While many generous volunteers donate their blood every day, transfusion is a tricky business that requires the blood type of a donor to match that of a recipient. There’s just one exception: type O blood, known as the universal donor, can be given to anyone in need. Now, scientists report a new way to transform types A and B blood so that these types also can be given to any patient requiring it.

Blood is life.

Every two seconds someone in the United States needs blood, and this adds up to more than 41,000 necessary donations each day. Blood is a unique fluid that pilots life-sustaining nutrients and oxygen throughout our bodies. Lose too much of this precious liquid, which cannot be manufactured, and you will undoubtedly meet your maker.

Unfortunately, if given the wrong blood type, a patient can suffer serious side effects, possibly even death. So what is type?

Though all blood is made of the same elements, the different types include the presence (or absence) of specific antigensin this case, sugars found on the exterior of red blood cells. Type A blood contains A antigens on its red cells, while type B contains B antigens. Essentially, it’s the A or B antigens that can provoke a reaction; the immune system of patients with unmatched blood will read the A or B antigens in donated blood as dangerous and so begin a defensive attack. This also is the reason why anyone can receive type O — it contains neither antigen and so will not trigger an immune system response.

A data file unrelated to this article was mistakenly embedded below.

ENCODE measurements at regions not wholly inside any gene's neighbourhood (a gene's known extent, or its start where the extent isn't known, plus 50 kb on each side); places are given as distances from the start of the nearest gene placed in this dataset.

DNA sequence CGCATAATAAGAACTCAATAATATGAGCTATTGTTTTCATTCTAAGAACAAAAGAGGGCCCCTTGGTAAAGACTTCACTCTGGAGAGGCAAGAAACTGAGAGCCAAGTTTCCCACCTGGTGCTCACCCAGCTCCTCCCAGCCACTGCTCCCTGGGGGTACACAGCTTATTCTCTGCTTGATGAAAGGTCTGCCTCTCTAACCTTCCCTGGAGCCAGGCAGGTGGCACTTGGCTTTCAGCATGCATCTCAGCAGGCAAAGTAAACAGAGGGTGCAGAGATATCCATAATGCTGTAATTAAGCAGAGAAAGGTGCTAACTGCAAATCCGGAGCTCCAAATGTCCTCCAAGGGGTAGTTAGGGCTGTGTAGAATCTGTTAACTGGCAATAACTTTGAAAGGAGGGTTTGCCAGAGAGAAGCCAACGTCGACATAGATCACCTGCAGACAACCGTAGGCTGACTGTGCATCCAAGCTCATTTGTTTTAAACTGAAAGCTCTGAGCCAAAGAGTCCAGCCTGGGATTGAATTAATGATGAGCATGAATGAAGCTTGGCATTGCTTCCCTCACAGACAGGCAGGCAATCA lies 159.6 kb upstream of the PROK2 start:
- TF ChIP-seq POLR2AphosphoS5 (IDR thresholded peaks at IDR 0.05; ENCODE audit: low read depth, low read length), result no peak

Naturally, for years scientists have been exploring ways to convert blood types A and B into type O. They discovered one route of great potential: enzymes from bacteria can clip the antigens off blood cells. Unfortunately, the enzymes are not very efficient in this process of making a blood type more anonymous.

For the current study, then, Dr. Stephen G. Withers of the University of British Columbia and his colleagues wanted to see if they could increase the activity of these enzymes. After tweaking one of the enzymes, the science team improved its ability to remove antigens by 170-fold. In this way, they rendered A and B blood antigen neutral, and so more likely to be accepted by all patients no matter their blood type.

Beyond blood transfusions, the researchers believe their advance might allow tissue and even organ transplants between donors and receivers who might otherwise be mismatched. Quite possibly everyone, no matter their blood type, will one day be considered a universal donor.

Source: Kwan DH, Constantinescu I, Chapanian R, et al. Toward Efficient Enzymes for the Generation of Universal Blood through Structure-Guided Directed Evolution. J. Am. Chem. Soc. 2015.